In addition to these co-working spaces, you’ll want to keep some of your tried-and-true amenities on deck. Once you start planning to offer new or revamped amenities, think tech start-up office meets luxury apartment community. Your space should inspire creativity and productivity as well as some good old-fashioned fun. While a full suite of office equipment is appreciated, remember to also accentuate entertainment-centric features such as fitness centers, sports courts, and game rooms.
Establish the Value of Your Community
Not all residents are clamoring for traditional, amenities like demonstration kitchens or swimming pools. Although there are additional costs associated with making your community attractive to remote workers, it will be a well-made investment that will set your community apart from the competition. If telecommuting prospects see that your community will equip them with both an amazing apartment and a top-of-the-line workspace, it will make them more likely to make a leasing decision. Even if you decide to charge a higher monthly rent in exchange for trendy, work-friendly facilities, most renters will reason that they will save money by renting with your apartment community.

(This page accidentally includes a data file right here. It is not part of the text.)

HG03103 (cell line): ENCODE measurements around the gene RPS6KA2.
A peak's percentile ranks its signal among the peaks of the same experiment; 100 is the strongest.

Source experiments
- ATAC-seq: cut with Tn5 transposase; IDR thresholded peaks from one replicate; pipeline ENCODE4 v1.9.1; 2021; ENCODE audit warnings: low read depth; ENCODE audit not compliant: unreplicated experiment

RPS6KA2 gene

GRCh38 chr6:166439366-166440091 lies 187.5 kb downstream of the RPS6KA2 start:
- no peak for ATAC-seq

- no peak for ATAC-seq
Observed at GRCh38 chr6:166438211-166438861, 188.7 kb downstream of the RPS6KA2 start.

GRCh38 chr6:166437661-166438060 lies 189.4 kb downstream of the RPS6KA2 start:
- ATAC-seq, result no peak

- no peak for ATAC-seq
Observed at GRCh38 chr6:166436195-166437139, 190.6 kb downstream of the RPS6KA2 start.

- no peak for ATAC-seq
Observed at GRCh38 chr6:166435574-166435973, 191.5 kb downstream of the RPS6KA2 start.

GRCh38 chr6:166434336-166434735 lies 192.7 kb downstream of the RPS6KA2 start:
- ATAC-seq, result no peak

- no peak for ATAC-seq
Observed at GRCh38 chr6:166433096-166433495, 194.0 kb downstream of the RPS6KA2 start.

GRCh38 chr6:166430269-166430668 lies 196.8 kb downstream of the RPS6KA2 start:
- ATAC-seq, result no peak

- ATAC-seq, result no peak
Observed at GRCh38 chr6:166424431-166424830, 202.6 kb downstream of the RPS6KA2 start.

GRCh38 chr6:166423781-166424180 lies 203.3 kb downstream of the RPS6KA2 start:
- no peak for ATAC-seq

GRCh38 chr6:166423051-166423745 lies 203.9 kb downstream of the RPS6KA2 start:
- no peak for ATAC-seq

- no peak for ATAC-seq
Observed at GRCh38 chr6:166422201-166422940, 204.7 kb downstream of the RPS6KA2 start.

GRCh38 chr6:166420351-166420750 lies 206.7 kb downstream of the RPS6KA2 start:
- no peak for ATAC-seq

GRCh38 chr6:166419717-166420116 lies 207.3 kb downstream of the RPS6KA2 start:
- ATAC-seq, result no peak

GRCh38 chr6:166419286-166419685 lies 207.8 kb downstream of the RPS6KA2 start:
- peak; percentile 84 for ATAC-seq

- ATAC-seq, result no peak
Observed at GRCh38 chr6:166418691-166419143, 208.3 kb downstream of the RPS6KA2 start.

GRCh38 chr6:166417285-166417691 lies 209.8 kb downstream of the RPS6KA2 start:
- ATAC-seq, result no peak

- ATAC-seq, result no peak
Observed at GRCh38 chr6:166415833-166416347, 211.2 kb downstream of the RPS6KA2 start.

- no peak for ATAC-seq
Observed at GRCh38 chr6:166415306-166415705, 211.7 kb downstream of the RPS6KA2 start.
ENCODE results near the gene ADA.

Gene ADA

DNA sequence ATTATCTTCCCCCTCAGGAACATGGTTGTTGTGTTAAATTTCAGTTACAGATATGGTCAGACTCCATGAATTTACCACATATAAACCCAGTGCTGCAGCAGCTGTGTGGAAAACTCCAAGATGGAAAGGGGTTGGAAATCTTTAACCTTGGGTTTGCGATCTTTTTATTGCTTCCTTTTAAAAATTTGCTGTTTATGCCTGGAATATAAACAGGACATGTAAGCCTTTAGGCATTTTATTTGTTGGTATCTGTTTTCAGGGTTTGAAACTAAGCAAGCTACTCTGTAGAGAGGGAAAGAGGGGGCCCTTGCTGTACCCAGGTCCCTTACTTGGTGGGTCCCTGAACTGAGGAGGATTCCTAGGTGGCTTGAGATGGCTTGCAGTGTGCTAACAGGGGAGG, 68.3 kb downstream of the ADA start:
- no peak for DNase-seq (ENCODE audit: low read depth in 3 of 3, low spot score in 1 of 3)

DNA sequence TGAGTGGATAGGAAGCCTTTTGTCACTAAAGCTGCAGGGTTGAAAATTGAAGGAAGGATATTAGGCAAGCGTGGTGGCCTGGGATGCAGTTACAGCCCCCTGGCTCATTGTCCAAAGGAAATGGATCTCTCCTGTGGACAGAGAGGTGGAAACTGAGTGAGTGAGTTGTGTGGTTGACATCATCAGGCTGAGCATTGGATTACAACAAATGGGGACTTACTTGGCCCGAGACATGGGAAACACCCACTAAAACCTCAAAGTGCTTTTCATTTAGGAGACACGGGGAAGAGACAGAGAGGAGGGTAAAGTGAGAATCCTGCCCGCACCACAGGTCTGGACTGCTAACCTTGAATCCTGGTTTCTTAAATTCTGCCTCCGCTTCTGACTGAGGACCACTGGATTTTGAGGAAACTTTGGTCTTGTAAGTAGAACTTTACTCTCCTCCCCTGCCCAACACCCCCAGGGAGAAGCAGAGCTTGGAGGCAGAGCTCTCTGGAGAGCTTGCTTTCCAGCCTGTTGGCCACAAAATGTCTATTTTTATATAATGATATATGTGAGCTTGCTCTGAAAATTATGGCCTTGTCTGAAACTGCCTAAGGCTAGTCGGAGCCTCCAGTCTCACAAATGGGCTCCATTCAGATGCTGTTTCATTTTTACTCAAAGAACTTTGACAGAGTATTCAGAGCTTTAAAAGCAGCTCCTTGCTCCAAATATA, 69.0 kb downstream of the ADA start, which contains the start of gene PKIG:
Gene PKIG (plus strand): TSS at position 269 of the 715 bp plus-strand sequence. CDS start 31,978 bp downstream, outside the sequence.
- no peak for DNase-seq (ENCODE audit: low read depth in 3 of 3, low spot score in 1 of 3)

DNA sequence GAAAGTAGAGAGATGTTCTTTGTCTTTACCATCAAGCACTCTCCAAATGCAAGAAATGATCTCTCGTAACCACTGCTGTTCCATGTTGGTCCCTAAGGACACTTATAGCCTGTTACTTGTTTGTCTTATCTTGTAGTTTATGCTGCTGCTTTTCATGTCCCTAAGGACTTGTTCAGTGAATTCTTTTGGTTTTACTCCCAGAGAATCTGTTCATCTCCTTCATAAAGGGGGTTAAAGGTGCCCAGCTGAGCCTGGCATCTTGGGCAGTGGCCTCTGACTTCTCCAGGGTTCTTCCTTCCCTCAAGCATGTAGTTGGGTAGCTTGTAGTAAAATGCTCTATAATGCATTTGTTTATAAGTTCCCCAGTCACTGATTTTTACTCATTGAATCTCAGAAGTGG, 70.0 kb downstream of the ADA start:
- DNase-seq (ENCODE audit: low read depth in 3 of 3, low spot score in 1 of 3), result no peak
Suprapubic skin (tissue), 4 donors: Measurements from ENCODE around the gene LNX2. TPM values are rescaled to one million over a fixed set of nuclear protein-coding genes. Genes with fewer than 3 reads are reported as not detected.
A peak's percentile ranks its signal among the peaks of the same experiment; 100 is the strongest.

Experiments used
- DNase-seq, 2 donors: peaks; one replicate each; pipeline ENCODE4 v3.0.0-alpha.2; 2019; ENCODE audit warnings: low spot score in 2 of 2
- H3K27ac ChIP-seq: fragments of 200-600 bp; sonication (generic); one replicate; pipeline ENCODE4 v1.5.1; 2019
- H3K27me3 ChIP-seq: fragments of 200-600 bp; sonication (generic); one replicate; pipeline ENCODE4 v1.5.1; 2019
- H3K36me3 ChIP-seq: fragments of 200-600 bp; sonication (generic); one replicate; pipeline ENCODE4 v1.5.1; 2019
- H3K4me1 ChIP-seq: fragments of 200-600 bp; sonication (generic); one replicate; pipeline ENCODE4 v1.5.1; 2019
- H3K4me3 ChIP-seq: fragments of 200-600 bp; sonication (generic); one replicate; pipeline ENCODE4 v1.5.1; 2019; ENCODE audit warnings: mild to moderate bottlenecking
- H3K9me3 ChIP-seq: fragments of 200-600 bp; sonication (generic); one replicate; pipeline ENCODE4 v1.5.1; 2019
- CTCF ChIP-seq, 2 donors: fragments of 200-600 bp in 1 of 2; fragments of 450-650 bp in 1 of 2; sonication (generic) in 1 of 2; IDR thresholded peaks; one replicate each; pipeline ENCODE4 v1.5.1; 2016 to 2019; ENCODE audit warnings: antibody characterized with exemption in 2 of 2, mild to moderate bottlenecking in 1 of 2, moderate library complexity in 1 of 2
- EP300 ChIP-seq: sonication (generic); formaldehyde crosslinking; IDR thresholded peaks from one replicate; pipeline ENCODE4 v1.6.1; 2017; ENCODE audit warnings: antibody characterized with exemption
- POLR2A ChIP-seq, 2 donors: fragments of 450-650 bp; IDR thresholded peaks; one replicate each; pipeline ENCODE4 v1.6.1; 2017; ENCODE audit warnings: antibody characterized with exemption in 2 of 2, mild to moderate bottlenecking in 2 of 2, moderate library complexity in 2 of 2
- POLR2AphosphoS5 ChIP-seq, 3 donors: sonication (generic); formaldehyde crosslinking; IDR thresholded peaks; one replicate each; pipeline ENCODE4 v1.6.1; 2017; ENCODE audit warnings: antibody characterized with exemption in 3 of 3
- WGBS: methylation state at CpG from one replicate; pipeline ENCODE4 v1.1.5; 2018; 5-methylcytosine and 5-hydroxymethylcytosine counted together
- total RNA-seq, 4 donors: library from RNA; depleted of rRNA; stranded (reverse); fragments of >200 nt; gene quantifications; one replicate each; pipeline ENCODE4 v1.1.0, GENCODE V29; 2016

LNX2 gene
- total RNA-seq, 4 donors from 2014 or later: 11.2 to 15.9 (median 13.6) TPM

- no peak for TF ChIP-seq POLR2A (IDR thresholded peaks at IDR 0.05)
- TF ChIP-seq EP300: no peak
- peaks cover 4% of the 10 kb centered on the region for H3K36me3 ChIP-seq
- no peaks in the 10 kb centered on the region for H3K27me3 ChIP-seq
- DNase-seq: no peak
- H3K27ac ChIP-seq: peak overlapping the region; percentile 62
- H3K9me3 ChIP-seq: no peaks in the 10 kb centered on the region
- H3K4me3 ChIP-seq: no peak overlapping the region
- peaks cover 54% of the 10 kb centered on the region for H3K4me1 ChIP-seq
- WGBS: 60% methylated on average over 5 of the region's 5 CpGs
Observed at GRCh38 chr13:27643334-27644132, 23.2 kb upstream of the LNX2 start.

Telecommuting jobs are on the fast track to replace the traditional office structure, and with technological innovation progressing at full speed, there’s little to suggest that working remotely will show itself to be just a passing fad. As more remote workers enter the workforce and inevitably join the ranks of American renters, apartment communities must better prepare their properties to accommodate residents’ needs. By retooling amenity packages and promoting modern co-working spaces, you’ll not only provide your residents the work life balance they are looking for, but you’ll also establish bring your community ahead as an innovator at the forefront of this trend.
Kerry W. Kirby is a global entrepreneur, technology innovator, philanthropist, and the founder of 365 Connect, an award-winning technology firm within the multifamily housing industry. Over the course of his career, Kerry has been the recipient of an array of highly acclaimed awards, including the esteemed Louisiana Governor's Technology Award. He has been named to the Silicon Bayou 100 List of most influential entrepreneurs for nine consecutive years and has received a prestigious Titan Entrepreneur Award for his technological achievements. An acclaimed speaker, author, and award-winning podcaster, Kerry has appeared on the BBC Digital Planet program, NPR News, and various media platforms and outlets. Kerry has contributed to an array of articles and studies on the convergence of technology in the rental housing industry.
Kerry serves on the Board of Advisors of Rainbow, a national nonprofit organization that provides service-enriched housing programs for affordable housing communities across the country. He also serves on the Board of Advisors of the Multifamily Women’s Summit, an event that allows women to strengthen their expertise, influence, and professional network in the multifamily housing industry, and is Chair of Technology Initiative for the Multifamily Innovation Advisory Council, a private, members only group focused on assisting owners and operators of multifamily communities by reducing risks associated with vetting new technologies and implementations.